''Understanding Comics'', and its follow-ups ''Reinventing Comics'' and ''Making Comics'', are a critically acclaimed non-fiction comic book series by Creator/{{Scott McCloud}}. More than that, ''Understanding Comics'' is a nine-part comic book about comics.

Essentially an essay about comics as a medium and the industry itself, the books are among the first that seriously analyzed comics in their own right. It has since become a common academic resource, being included in compilations like the ''Norton Reader'' despite its non-traditional style.

It was one of the first books to define the notion of "closure" or, rather, what happens between panels. That just as a reader's mind must fill in details when reading a book, so too must they fill in the blank space between panels. (exhibit A: Panel 1- ''Angry man raises axe while someone in front of him shouts NO!'' Panel 2- ''[[GoryDiscretionShot Loud, wet scream from a building in a very long shot]]''. Implication: Someone got killed, and the reader has mentally created the way in which it happened.)

The book's discussion on Icons is also a contributor to modern views on comics; that something or someone drawn in a simpler style makes them easier to identify with. See NoCartoonFish.

Another recurring theme is the "dichotomy" of words and pictures. Comics are a unique medium because the words and pictures needn't always go in the same direction, and that each one serves different, but not unique, tasks of telling a story.

!!Tropes used and discussed by this series of books:
* AspectMontage: [=McCloud=] identifies this, and the [[DecompressedComic slow pacing]] it creates, as a key difference between manga and western comics.
* AuthorAvatar: A cartoony version of [=McCloud=] acts as the narrator.
* AuthorGuestSpot: The "guest" part is debatable since Scott is the main lecturer.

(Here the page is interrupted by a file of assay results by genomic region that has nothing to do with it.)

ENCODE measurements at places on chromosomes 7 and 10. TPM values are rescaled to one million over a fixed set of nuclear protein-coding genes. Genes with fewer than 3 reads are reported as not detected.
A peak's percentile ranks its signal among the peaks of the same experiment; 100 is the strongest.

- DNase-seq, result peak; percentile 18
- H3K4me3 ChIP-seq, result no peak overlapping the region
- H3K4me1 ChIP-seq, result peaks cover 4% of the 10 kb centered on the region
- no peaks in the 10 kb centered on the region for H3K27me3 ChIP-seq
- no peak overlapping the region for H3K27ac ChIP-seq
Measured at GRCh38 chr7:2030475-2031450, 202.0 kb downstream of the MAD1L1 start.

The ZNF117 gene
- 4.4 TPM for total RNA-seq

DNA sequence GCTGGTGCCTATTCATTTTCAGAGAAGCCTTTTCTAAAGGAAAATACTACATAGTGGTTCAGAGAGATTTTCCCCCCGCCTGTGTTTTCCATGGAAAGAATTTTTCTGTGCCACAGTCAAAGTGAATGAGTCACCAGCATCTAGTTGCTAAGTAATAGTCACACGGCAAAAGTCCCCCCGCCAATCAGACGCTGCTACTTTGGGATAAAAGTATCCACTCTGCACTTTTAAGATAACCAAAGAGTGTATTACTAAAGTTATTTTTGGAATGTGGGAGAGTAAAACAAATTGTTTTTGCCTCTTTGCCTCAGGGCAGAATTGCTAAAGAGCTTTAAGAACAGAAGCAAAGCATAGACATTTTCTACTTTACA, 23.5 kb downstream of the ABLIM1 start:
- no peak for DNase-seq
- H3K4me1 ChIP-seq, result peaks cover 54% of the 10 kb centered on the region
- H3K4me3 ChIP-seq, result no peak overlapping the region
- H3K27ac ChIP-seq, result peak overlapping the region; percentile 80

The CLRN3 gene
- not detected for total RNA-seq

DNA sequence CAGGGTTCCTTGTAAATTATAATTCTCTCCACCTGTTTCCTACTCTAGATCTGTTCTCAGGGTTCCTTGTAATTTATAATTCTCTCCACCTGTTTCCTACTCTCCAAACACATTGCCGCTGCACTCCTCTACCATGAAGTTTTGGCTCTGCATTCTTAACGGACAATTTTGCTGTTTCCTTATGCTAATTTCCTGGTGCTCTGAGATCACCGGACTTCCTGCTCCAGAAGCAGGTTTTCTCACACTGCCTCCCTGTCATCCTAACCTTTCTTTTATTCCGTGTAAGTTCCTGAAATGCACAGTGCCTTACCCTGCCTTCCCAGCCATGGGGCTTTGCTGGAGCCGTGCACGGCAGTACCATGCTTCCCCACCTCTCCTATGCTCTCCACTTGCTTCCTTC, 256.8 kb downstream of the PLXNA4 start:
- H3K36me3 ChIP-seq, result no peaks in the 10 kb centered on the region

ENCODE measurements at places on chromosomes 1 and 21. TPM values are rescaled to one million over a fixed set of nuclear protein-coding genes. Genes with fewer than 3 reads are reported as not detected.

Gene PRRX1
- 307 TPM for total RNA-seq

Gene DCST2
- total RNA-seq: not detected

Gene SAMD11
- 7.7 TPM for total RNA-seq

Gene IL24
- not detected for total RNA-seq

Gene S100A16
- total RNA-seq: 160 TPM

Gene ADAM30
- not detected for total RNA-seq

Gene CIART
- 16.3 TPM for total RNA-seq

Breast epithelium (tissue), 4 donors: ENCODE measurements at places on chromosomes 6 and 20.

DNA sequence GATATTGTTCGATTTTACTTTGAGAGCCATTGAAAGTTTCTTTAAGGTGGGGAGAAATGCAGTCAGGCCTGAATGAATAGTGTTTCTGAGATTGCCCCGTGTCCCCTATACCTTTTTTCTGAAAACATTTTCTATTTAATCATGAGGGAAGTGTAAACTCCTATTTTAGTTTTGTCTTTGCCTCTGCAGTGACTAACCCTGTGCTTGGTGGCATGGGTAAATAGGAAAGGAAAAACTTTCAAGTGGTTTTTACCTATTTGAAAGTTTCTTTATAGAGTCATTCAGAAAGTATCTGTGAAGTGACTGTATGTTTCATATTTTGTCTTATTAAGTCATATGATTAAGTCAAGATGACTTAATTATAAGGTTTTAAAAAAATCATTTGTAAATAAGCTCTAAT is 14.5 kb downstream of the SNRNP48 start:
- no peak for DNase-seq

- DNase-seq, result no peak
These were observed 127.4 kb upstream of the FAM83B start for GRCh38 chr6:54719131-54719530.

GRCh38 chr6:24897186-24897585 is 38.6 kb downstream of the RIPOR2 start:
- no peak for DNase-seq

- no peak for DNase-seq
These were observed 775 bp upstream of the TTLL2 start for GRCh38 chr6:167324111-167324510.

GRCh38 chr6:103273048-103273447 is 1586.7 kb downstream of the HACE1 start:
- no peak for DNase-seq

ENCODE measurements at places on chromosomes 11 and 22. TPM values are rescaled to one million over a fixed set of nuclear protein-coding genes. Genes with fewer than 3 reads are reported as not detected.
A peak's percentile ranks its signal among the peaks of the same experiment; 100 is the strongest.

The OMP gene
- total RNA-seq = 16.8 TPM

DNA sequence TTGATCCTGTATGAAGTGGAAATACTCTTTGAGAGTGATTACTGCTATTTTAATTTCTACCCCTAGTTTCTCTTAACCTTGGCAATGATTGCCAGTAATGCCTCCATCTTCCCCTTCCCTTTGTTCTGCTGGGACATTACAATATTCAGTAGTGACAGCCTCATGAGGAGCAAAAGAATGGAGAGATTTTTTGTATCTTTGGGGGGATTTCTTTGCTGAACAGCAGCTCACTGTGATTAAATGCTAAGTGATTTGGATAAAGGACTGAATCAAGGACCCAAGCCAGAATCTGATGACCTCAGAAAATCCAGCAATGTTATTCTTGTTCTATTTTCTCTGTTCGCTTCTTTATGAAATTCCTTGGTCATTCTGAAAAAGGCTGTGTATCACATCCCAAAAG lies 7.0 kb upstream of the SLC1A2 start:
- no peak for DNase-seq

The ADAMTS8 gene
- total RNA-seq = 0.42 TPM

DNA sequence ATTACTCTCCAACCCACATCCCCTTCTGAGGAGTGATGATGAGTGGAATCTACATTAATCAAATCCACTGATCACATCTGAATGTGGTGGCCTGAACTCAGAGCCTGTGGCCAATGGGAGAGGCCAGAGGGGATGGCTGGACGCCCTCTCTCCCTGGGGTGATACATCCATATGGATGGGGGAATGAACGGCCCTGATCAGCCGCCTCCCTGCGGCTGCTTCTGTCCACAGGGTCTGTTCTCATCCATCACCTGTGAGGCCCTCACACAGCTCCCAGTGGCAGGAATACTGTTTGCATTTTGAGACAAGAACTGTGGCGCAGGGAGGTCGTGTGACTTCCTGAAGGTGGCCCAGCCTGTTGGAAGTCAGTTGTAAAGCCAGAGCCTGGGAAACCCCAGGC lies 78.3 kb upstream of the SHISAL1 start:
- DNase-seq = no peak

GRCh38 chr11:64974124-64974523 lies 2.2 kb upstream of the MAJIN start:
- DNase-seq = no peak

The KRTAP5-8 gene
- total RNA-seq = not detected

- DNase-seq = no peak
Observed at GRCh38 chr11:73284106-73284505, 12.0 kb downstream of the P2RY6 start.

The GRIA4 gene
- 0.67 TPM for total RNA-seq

* AuthorTract: A non-political one, and rather well-executed at that. The three books are essentially long essays in comic book format.
* {{Briffits and Squeans}}: [=McCloud=] talks about symbols in both Western Comics and in Manga, and references Mort Walker's book in his notes. He specifically shows plewds and waftrons as examples. He doesn't have to use Walker's terms in the book though, because he can draw them instead.
* FourFingeredHands: The narrator had these initially in ''Understanding Comics'', but ''Making Comics'' graduated his design to include an extra finger.
* IconicOutfit:
** [[{{In-Universe}} The chapter on color mentions]] how a superhero's color scheme becomes inextricably linked with the character in the reader's mind.
** [=McCloud=]'s own ''ComicBook/{{Zot}}'' T-shirt, glasses, and plaid jacket also count. He keeps at least some of these every time he changes form to everything including semi-abstract rectangles, Franchise/TheIncredibleHulk, and a yin-yang.
* InfiniteCanvas: First proposed in ''Reinventing Comics'' as a stylistic choice unique to webcomics. [=McCloud=] has produced Infinite Canvas-style comics himself on his website. However, the vast majority of webcomics avoid doing this, because most of their authors want their work to be eventually published in physical books.
* MetafictionalDevice: [=McCloud=] uses a ''lot'' of them, usually to make a point about how the reader's experience is shaped by the {{Paratext}} of a given work.
* {{Microtransactions}}: In ''Reinventing Comics'', [=McCloud=] advocates using them as a way to monetize content for webcomics. In practice, this is almost never done by webcomics, but mainstream comics publishers are now trying to use this business model to sell e-book editions of print comics.
* {{Mukokuseki}}: While he doesn't mention it by name or even in the context of manga ''per se'', Scott does give his insight into what he thinks is the operating principle behind this trope: When a person's image is presented in an iconic, abstract fashion, it encourages the reader to identify with that character and see part of themselves in him or her.
* NarratingTheObvious: Referred to as "dual-specific panels", where the text on a panel reinforces the image within it.